2 Strategies to Handle Conflicts at Work

Source: Adobe

Employees and leaders alike can find themselves in the middle of a workplace drama because conflict is inevitable when different personalities are at play. The key to successfully conducting oneself when faced with conflict depends largely on self-awareness, professional courage, and knowing how to effectively handle stressful situations.

People do not always realize how their negativity influences those around them. When we confront others (or they confront us) there is a temptation to deny an accusation or explain it away rather than face our shortcomings. The result is usually counter productive. Here are two helpful strategies to deal with conflict at work.

 (1) Keep a Fresh Perspective

Take time to cool down if the discussion becomes heated. You don’t want to say anything you may regret in an intense moment. It is important to remember that once something is spoken, particularly by a supervisor, it cannot be taken back. When extreme discontentment sets in and tension is high, people lose sight of the fact that the way they handle themselves in stressful situations influences their professional reputation and credibility.

As you cool down, you can reap the benefits of boosting your endorphins, which will help you relax as well as lighten your mood. Ideas for a cooling off periods include:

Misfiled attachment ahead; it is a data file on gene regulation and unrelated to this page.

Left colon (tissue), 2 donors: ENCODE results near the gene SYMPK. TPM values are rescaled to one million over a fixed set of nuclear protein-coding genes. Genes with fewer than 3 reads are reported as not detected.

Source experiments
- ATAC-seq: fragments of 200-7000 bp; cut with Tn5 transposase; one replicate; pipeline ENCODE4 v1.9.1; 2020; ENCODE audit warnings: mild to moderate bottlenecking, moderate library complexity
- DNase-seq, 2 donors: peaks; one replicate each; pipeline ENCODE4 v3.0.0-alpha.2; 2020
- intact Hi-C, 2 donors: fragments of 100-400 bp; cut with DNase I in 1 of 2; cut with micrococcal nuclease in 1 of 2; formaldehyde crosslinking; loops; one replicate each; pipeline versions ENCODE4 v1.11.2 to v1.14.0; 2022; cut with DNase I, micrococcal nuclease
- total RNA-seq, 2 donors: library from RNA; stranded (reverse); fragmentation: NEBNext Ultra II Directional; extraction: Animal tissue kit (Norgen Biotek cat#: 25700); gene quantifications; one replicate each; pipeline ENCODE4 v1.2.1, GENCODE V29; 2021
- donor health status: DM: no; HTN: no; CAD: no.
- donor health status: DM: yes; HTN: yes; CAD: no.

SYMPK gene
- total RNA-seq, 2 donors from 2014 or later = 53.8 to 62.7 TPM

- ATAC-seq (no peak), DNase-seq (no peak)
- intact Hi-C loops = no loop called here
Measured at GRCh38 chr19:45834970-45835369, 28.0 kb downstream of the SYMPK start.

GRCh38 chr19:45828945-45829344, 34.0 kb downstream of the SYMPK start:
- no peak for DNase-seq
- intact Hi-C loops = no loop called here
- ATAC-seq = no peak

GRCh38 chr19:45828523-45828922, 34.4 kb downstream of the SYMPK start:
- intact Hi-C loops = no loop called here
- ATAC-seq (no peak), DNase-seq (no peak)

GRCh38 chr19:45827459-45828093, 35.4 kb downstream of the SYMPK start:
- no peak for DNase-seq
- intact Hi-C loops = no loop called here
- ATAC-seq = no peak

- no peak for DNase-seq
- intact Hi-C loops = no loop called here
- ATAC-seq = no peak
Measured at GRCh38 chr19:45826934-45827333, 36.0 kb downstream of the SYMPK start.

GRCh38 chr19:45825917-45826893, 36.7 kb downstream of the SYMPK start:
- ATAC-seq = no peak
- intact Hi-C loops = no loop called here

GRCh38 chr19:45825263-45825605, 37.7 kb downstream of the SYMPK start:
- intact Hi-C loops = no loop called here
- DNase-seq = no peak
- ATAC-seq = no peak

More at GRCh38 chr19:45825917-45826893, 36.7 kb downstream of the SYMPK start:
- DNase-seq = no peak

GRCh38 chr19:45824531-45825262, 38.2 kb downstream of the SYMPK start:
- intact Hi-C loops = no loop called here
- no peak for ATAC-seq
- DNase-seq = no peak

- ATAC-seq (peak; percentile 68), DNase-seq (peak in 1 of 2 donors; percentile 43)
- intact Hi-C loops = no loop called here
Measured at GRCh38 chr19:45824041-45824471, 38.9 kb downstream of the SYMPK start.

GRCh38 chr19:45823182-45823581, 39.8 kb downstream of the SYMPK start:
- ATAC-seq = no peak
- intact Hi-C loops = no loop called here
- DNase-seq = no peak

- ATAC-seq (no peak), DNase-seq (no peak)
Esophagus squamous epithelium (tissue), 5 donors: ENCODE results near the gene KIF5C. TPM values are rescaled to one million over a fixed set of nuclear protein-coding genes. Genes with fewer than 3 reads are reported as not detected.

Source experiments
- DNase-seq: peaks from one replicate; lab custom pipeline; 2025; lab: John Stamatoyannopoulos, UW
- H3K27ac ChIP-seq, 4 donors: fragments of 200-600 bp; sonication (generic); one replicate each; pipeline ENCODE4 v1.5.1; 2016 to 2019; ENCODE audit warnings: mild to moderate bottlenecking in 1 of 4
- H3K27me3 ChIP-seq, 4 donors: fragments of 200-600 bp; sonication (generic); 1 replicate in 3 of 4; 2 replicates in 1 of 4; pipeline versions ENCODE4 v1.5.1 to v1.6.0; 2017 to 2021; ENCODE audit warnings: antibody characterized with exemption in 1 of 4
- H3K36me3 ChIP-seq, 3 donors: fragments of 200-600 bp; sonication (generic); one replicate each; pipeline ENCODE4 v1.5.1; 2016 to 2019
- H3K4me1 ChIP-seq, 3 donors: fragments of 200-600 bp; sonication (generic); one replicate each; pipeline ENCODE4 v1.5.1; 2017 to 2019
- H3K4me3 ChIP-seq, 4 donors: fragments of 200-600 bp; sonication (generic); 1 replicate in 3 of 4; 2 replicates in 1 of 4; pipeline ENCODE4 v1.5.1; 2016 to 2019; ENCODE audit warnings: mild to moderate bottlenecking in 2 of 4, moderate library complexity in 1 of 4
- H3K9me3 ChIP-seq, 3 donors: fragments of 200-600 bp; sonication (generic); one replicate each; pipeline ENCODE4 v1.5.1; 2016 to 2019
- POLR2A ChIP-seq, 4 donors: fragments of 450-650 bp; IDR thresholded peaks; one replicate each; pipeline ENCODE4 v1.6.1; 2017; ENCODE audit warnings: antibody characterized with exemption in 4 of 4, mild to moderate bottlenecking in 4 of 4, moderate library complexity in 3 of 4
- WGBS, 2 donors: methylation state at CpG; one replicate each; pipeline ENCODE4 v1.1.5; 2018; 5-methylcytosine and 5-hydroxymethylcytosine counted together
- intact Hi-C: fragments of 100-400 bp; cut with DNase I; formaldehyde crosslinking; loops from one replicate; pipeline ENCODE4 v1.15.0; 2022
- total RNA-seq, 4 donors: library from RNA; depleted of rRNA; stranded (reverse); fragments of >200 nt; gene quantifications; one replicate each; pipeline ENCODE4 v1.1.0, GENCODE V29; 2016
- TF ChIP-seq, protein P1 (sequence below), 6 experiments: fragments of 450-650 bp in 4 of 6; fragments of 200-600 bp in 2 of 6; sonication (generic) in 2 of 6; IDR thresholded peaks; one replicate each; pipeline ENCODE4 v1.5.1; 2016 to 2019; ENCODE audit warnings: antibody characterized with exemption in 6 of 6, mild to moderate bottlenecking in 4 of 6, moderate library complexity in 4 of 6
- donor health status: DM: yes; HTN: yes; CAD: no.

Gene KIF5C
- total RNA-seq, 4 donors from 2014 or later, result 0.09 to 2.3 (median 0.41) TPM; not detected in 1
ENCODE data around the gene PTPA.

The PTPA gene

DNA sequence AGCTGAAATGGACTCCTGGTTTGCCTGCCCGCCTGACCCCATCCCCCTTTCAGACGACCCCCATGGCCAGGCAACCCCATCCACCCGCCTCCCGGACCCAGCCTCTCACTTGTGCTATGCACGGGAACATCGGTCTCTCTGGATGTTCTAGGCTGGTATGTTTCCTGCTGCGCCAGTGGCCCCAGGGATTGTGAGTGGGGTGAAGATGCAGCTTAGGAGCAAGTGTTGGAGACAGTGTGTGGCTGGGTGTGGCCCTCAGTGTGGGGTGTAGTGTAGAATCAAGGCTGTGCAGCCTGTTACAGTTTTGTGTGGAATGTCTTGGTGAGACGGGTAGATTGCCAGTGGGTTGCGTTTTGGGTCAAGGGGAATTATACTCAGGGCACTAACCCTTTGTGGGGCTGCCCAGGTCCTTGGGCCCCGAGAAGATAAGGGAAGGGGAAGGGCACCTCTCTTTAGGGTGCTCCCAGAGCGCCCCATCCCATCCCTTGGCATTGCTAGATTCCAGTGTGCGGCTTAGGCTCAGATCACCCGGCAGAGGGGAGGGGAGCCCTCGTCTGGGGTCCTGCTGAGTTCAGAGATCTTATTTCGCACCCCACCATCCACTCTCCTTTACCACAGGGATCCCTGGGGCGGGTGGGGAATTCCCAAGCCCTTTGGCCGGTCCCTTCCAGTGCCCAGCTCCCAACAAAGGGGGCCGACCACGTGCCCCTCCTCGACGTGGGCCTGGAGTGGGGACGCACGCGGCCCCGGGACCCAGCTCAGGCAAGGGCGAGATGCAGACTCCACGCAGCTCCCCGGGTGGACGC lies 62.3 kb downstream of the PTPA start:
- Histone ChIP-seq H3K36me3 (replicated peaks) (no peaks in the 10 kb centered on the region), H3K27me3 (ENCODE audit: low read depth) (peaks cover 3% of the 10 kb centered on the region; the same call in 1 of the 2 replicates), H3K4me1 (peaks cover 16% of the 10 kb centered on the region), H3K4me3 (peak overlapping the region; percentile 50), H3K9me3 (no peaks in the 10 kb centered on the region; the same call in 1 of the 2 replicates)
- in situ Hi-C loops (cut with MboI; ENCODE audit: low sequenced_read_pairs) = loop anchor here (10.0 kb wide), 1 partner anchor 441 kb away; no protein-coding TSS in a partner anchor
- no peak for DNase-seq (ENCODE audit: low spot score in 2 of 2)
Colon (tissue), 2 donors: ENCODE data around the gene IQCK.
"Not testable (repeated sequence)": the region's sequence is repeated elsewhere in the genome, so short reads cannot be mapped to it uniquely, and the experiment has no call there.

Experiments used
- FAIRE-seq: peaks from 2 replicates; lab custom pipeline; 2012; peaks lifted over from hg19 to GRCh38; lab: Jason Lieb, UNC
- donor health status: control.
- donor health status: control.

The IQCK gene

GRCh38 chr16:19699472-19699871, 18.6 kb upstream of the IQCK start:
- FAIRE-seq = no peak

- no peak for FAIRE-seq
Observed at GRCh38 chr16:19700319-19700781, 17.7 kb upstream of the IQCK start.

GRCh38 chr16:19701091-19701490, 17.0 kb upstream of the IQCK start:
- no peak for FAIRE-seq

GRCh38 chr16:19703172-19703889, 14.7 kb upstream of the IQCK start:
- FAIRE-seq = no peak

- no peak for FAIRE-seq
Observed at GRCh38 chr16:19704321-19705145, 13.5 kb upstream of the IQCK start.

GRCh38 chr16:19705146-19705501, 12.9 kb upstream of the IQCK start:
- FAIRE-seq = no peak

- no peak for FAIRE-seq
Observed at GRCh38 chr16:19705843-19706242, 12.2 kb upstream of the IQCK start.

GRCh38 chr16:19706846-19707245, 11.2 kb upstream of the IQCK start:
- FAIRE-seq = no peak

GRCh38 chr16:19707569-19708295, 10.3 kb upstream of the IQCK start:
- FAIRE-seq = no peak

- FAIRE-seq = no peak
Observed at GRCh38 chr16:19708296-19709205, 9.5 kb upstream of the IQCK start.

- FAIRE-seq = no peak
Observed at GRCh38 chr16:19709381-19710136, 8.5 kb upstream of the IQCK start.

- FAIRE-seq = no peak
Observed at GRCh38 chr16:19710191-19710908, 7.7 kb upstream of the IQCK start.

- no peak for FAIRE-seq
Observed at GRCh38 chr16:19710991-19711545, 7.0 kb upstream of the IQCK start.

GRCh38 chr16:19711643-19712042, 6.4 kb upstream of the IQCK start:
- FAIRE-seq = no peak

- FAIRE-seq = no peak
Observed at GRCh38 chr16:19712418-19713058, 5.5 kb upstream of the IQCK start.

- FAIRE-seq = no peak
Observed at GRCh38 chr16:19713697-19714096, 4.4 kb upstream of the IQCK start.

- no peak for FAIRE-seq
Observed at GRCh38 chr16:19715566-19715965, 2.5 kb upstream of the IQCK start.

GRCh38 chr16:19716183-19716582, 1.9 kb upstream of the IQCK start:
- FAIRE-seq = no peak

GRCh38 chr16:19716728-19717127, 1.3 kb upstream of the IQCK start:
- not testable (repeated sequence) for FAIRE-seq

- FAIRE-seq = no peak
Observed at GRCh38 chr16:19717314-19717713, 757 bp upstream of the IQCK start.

Do what works for you to calm down and gain a fresh perspective so you can offer the best solution to the problem at hand.

(2) Be the Voice of Reason

When a problem has escalated, any seasoned leader will tell you that it is imperative to remain calm and measured. As employees raise their voices in anger and frustration, it is important, especially for managers, to keep a steady voice at a normal volume. Often, if an aggressor sees that others remain calm, they will more easily control their own temper.

Without clear communication, it can be hard to know what personal stressor someone is facing that may influence their behavior. However, psychologists, Art Bell and Brett Hart identify eight causes of conflict as:

  1. conflicting resources,
  2. conflicting styles,
  3. conflicting perceptions,
  4. conflicting goals,
  5. conflicting pressures,
  6. conflicting roles,
  7. different personal values, and
  8. unpredictable policies.

Knowing and understanding these common causes of conflict will allow you to develop an appropriate response to the issue and a deliberate course of action.

As a reminder, try to remain patient and understanding as you navigate your way through the conflict while offering suggestions for an objective resolution plan.  

For help in developing these strategies and learning more about how to deal with conflict, contact Darlene to set up an planning meeting, today!




patient experience expert

Darlene is a highly sought-after motivational speaker, best-selling author of “The Quadruple Aim Solution,” and a trainer.